Does your child have an ear infection that won’t subside? Although the rate of infant and toddler ear infections has decreased in the last two decades, parents are still concerned that chronic ear infections could damage their children’s hearing. There are children who have had so many ear infections that they are beginning to lose hearing in one or both ears: infected ear wax can block their hearing, and they may show signs of delayed motor and cognitive development.
If you suspect that your child has an ear infection, look for local urgent cares in your area. Medical walk in clinic doctors are used to seeing children with ear infections and can help you begin treatment. There are ear infections that are caused by viruses and ones caused by bacteria, but medical clinic doctors cannot distinguish them from each other just by looking into your child’s ear canal. Doctors are cautious about over-prescribing antibiotics: recent studies indicated that more than 80% of all childhood ear infections will improve in a few days to a week’s time. If you child has a chronic ear infection that won’t go away, talk to your nearest walk in clinic doctor and start to develop a plan for treatment.
While some ear infections in very young children do turn out to be teething pain, you should still take your child to urgent cares if they are having trouble settling down at night, crying uncontrollably and pulling on their ears, or if they are pointing at their ears when you ask them where their pain is locate. Health officials want parents to know that they can cut down on the risk of chronic ear infection, reducing the need for visits to local urgent cares. If you hand your child a pacifier, bacteria from their environment could travel from their mouths to their ears: simply cutting down pacifier time can reduce the risk of ear infection by more than 30%.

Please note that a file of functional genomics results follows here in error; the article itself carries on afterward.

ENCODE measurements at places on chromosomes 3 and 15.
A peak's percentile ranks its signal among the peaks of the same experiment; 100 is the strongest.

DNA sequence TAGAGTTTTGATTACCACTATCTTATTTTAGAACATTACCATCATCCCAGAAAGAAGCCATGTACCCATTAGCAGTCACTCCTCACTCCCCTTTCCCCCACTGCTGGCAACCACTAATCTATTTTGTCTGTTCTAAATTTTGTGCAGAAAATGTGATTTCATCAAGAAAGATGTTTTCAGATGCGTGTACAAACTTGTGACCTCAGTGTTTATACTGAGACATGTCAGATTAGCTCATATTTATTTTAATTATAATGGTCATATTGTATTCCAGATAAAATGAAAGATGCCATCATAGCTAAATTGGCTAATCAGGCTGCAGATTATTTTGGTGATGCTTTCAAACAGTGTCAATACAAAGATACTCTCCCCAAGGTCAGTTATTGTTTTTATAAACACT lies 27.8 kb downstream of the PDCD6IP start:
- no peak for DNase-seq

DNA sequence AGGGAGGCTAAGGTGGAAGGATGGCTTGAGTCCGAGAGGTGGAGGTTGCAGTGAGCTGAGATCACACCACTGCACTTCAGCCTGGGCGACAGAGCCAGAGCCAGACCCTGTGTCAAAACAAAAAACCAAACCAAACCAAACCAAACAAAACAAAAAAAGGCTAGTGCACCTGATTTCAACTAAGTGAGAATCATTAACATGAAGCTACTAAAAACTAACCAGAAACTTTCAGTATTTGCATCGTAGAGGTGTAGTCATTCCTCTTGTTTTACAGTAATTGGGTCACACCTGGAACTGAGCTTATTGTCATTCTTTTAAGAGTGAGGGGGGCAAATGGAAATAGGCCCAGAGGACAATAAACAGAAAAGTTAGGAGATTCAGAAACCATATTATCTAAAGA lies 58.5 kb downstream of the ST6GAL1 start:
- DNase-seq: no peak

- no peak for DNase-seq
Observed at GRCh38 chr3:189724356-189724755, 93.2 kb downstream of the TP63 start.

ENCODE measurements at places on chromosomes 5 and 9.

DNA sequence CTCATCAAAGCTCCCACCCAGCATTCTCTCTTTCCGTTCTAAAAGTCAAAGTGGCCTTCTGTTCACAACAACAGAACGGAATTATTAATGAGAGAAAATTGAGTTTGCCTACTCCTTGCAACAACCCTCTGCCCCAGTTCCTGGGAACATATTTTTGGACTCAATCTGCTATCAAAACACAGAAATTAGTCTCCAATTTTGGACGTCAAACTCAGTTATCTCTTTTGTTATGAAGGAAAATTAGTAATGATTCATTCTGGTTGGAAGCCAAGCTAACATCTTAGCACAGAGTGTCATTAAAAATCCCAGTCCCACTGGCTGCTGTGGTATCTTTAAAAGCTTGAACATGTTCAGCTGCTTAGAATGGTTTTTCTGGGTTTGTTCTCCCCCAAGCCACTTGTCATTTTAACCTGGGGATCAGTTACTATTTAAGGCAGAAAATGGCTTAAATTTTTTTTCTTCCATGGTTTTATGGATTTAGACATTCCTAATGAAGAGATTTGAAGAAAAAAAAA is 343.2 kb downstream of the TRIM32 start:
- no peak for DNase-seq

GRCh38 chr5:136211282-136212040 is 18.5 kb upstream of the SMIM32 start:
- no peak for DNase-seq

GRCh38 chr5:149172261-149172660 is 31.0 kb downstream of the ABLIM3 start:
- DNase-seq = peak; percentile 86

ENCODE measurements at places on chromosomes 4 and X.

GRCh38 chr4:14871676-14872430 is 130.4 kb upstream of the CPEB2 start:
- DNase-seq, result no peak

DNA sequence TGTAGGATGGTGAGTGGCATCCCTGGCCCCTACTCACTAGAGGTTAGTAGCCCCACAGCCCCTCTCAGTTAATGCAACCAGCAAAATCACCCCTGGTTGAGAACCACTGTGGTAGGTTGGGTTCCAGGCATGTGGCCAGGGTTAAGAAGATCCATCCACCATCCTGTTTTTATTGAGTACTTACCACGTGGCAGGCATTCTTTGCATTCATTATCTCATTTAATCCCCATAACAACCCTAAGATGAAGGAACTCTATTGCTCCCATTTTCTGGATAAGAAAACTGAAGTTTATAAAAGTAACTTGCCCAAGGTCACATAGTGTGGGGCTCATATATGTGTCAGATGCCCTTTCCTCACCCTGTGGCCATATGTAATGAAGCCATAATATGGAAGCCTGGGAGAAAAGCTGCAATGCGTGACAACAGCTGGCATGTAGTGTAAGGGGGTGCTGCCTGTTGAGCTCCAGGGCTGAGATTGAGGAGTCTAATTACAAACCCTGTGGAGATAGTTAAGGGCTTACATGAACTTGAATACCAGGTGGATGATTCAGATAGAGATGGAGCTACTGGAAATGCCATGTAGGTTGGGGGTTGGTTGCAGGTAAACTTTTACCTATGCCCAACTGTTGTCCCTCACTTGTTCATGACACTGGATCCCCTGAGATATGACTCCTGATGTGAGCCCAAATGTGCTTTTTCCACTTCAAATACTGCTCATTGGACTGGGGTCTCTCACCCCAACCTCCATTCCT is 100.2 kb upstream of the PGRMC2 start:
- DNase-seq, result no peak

Doctors also want parents to know that they should limit their babies’ exposure to secondhand smoke, which can cause ear infections. Babies who breastfeed for more than six months have a much lower risk of chronic ear problems, as do babies who take their bottles in a sitting position. Doctors at urgent cares warn parents that babies who eat lying down have a much higher risk of ear infection: the formula or breastmilk can travel back into their middle ear. Some doctors also recommend removing built up earwax, because some people are more prone to wax build up. There are a variety of treatments available, and parents can inform their urgent cares that they want to avoid too many antibiotics. If the problem persists, doctors may recommend putting a tube into the ear to promote fluid drainage.
Local urgent cares offer a wide range of medical services, ranging from wound care to assistance with sports injury. Ear infection rates have decreased dramatically in the past 20 years due to new vaccination protocols, but parents know that even one ear infection is too many: infections can be painful and distracting for younger children. Get the proper treatment from your local medical walk in clinic and ask them about recommendations from treatment and prevention: your child will thank you for the intervention.